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The Story Species: Our Life-Literature Connection

by Joseph Gold
305 pages,
ISBN: 1550417363


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The Biological Imperative of Storytelling
by Shaun Smith

In 1998 Columbia University published a lecture given by the Pulitzer winning playwright David Mamet. Three Uses of the Knife: On the Nature and Purpose of Drama is a tiny, brilliant book. In just 80 pages, Mamet sets us straight on the human impulse to dramatize. We all do it, we cannot not do it, it is one of the tools we use to survive. Things such as the weather, traffic jams and the exploits of celebrities are all routinely taken as part of the drama of our daily lives, when in truth they are wholly impersonal events. "The dramatic urge" as Mamet called it, is an anthropomorphic mechanism used to impose pattern onto random events so we can understand them.

Joseph Gold, a university professor and psychotherapist from Northern Ontario, is also interested in the human impulse to dramatize. At the outset of The Story Species: Our Life-Literature Connection, he states, "This book argues that a biological approach to Literature will restore our connection to language and to the stories that form our view of the world and our identity."

Exciting stuff, if only Gold could pull it off.

Biology is a science, but readers looking to Gold for a scientific explanation of the dramatic urge will come away disappointed. There is almost no hard science in this book. Instead what we get is a smattering of case studies accompanied by copious doses of conjecture, metaphor and common sense.

Gold posits a biological theory in chapter one of why humans are so adept at stories: "I think the answer lies in the sequential nature of cellular formation," he writes, "and how cells are assembled by their responses to information genetically encoded. In other words, the sequential assembly of human bodies at the cellular level seems to bring with it an imperative that carries over to human nature, the story-making behaviour."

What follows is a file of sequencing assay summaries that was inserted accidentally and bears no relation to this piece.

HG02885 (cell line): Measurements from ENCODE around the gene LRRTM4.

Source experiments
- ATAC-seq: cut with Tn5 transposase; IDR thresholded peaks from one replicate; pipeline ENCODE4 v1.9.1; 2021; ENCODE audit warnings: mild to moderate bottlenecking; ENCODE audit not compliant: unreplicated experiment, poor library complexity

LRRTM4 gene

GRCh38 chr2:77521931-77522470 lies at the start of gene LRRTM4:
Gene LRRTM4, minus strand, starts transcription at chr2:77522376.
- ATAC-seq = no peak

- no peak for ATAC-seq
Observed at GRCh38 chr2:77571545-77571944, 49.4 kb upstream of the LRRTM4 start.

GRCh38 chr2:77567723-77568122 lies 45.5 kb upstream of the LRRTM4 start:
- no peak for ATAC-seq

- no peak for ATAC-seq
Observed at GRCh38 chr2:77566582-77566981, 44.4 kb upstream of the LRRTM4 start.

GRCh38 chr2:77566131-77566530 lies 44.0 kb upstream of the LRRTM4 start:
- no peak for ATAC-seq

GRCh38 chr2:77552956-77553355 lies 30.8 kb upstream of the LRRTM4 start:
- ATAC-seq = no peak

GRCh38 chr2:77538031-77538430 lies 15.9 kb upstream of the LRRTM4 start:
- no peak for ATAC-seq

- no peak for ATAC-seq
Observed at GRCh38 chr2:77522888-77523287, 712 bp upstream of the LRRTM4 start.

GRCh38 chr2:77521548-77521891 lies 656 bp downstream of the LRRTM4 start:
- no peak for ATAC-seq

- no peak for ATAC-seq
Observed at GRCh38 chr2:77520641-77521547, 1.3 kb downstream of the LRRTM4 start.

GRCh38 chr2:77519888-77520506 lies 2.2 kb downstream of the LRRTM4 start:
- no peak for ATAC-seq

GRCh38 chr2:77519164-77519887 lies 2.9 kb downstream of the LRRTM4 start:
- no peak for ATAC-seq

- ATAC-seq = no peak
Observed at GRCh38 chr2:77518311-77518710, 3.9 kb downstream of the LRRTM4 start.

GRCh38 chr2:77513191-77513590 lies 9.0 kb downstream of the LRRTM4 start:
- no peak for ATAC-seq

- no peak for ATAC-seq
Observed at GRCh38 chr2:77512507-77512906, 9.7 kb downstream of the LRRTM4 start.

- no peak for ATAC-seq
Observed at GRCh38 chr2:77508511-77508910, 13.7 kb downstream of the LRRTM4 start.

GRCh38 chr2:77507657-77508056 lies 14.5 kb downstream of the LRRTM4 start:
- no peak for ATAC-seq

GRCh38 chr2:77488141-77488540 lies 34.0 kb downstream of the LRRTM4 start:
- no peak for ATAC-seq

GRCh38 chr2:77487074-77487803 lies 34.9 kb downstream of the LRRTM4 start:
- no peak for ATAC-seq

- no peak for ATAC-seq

He is saying that because cell structure resembles the plot graph of a story, the two might be related. Cute, but anyone can theorize. Science pulls theories down from aloft and, with reasonable certainty, separates them from metaphysics by empirical means. Pie in the sky becomes fact. Gold has a serious and important social agenda in this book. He is deeply concerned about the state of the world and he believes that a systematic reduction in literacy is disconnecting us from our inherent biological qualities and making us slaves to commerce.

Only a fool would not agree that there are profoundly troubling dehumanizing forces at work in today's world. Gold argues that the loss of language is the tip of the wedge driving society apart. Language connects people. Sever those connections (through industrialization, television and the internet) and you can control people. Anyone who loves literature, will surely agree with Gold's assertions that reading has a deeply humanizing effect. One does not dispute his common sense. His call for stronger literacy programs in schools, for example, can only be applauded. But because he provides no empirical evidence to support his biological theory¨no lab testing, no significant case studies¨his passionate presentation is undermined, and everything that follows is a house of cards.

"When we speak of reading we are describing a way of acquiring information," states Gold. "Information has no weight, no mass. But it is recorded somehow, somewhere inside us, presumably by means of a molecular code which can be activated into consciousness by the appropriate stimulation."

Somehow? Somewhere? Just because cell structure can be perceived to resemble a plot graph does not mean the two things are connected. Poodles and hyacinths have sequential cell structures. They do not write Shakespearean sonnets.

"...the subject of drama is The Lie," states Mamet. Think of Oedipus Rex, Hamlet, Don Quixote. Lies propel stories in literature. But the truth¨the scientific truth¨is that literature itself is a lie. The world is not a play. It took Gold 300 pages to say what Mamet said in 80, and while his extraneous biological theories may eventually be proved right by science, any claim he makes now to possessing knowledge of how literature is made is still just good story. ˛

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